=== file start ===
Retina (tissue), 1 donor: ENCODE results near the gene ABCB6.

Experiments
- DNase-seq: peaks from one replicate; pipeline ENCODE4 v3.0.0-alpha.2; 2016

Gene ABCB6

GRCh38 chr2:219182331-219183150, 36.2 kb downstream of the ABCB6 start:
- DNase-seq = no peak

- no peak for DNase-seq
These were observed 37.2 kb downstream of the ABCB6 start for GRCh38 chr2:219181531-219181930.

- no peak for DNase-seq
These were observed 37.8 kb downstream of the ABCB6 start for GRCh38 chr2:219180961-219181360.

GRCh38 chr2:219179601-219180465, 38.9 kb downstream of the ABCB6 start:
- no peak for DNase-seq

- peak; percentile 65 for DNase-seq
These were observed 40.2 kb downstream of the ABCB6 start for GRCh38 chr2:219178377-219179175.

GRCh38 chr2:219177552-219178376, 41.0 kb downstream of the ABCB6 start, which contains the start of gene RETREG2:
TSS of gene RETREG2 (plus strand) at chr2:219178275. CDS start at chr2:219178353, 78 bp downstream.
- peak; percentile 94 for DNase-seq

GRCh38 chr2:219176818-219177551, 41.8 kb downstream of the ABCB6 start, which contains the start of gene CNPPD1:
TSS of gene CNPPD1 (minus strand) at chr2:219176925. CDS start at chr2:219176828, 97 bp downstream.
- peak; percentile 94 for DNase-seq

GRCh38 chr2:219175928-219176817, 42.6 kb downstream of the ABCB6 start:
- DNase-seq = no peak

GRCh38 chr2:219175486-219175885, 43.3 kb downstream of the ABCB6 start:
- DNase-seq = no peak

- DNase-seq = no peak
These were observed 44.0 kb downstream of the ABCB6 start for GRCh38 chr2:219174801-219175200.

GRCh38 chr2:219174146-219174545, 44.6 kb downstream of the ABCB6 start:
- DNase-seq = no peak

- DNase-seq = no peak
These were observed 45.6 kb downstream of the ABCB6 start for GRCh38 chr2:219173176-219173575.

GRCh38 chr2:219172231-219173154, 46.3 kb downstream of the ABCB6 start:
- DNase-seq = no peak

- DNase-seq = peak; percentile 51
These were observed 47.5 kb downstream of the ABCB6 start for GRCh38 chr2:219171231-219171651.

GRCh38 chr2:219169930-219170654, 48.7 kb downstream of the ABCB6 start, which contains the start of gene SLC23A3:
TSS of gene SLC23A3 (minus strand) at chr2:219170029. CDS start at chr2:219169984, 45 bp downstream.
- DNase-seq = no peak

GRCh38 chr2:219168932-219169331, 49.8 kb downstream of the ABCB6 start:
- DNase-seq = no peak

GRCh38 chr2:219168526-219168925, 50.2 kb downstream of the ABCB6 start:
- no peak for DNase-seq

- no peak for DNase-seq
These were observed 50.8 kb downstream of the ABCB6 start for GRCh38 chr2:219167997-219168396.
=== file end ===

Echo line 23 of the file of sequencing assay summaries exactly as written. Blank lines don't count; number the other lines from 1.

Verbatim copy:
GRCh38 chr2:219175486-219175885, 43.3 kb downstream of the ABCB6 start: